Author(s): McLachlan RI, ODonnell L, Meachem SJ, Stanton PG, de Kretser DM,
Abstract Share this page
Abstract A detailed understanding of the hormonal regulation of spermatogenesis is required for the informed assessment and management of male fertility and, conversely, for the development of safe and reversible male hormonal contraception. An approach to the study of these issues is outlined based on the use of well-defined in vivo models of gonadotropin/androgen deprivation and replacement, the quantitative assessment of germ cell number using stereological techniques, and the directed study of specific steps in spermatogenesis shown to be hormone dependent. Drawing together data from rat, monkey, and human models, we identify differences between species and formulate an overview of the hormonal regulation of spermatogenesis. There is good evidence for both separate and synergistic roles for both testosterone and follicle-stimulating hormone (FSH) in achieving quantitatively normal spermatogenesis. Based on relatively selective withdrawal and replacement studies, FSH has key roles in the progression of type A to B spermatogonia and, in synergy with testosterone, in regulating germ cell viability. Testosterone is an absolute requirement for spermatogenesis. In rats, it has been shown to promote the adhesion of round spermatids to Sertoli cells, without which they are sloughed from the epithelium and spermatid elongation fails. The release of mature elongated spermatids from the testis (spermiation) is also under FSH/testosterone control in rats. Data from monkeys and men treated with steroidal contraceptives indicate that impairment of spermiation is a key to achieving azoospermia. The contribution of 5alpha-reduced androgens in the testis to the regulation of spermatogenesis is also relevant, as 5alpha-reduced androgens are maintained during gonadotropin suppression and may act to maintain low levels of germ cell development. These concepts are also discussed in the context of male hormonal contraceptive development.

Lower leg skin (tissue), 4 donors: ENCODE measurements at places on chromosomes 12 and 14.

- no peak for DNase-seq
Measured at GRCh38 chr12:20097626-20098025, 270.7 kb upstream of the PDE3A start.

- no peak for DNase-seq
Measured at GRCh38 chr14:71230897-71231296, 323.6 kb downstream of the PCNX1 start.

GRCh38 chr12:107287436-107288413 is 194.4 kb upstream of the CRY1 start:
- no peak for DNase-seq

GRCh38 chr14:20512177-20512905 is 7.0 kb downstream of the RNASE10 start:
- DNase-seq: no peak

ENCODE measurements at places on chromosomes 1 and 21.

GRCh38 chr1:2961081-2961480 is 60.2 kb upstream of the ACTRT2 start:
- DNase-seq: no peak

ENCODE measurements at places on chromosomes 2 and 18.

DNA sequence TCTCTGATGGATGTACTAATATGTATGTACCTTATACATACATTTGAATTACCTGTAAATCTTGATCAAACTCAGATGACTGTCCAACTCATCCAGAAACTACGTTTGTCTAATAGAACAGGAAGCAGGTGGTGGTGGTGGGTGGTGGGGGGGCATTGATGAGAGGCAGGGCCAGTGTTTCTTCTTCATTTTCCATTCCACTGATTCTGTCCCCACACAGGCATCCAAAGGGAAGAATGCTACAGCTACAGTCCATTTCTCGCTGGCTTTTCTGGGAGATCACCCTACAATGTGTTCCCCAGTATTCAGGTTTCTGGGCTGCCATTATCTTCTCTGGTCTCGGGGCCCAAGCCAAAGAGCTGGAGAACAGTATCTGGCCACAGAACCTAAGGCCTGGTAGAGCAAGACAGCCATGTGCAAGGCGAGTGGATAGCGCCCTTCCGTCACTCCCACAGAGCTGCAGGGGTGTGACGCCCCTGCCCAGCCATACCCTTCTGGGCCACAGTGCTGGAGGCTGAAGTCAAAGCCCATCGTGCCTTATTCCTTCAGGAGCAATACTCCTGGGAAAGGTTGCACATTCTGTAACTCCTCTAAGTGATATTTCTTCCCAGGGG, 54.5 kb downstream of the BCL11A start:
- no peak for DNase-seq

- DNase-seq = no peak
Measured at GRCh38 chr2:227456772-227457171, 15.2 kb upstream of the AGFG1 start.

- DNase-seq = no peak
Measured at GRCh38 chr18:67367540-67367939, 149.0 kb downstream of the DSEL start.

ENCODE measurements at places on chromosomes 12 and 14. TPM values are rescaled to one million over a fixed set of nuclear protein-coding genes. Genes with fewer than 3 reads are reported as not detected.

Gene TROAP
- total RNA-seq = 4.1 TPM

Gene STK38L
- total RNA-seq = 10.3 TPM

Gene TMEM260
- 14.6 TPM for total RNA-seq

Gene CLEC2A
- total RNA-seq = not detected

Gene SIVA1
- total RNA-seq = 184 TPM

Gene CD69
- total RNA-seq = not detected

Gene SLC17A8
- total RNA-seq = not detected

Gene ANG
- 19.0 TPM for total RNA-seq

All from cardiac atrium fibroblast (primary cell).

This article was published in Recent Prog Horm Res
and referenced in Biochemistry & Pharmacology: Open Access